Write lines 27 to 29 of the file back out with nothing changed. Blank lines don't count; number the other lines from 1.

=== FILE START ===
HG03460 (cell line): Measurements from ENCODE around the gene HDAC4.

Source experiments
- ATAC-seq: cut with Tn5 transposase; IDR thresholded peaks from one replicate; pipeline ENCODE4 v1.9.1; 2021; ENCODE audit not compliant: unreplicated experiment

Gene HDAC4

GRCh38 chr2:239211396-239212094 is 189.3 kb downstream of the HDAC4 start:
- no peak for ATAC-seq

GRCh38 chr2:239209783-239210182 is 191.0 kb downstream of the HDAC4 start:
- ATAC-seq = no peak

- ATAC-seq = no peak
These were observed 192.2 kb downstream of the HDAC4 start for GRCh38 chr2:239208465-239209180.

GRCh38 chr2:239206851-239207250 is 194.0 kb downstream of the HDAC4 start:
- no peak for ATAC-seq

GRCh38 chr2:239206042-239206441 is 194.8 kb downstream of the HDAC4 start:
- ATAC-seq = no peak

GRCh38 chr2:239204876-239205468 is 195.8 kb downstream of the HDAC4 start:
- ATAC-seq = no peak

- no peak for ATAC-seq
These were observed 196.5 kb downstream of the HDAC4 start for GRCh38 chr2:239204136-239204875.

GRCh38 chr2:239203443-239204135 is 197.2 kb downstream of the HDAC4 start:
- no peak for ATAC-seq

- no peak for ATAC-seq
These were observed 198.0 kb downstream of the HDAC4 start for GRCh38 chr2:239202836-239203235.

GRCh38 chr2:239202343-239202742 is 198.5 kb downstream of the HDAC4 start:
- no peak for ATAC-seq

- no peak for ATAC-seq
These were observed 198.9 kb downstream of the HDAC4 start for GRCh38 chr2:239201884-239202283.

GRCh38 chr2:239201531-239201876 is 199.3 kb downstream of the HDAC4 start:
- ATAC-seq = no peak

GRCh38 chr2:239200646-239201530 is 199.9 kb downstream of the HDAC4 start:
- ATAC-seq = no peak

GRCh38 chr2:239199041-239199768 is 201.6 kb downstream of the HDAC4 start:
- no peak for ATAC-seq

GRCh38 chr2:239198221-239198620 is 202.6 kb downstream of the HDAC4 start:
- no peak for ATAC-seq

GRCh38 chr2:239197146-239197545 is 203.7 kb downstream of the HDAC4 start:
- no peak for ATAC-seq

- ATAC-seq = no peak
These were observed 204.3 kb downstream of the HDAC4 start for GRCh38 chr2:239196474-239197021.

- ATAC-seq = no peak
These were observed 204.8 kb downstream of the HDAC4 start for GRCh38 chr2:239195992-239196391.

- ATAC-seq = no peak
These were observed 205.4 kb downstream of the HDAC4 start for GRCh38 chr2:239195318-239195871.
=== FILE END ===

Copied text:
GRCh38 chr2:239201531-239201876 is 199.3 kb downstream of the HDAC4 start:
- ATAC-seq = no peak

GRCh38 chr2:239200646-239201530 is 199.9 kb downstream of the HDAC4 start: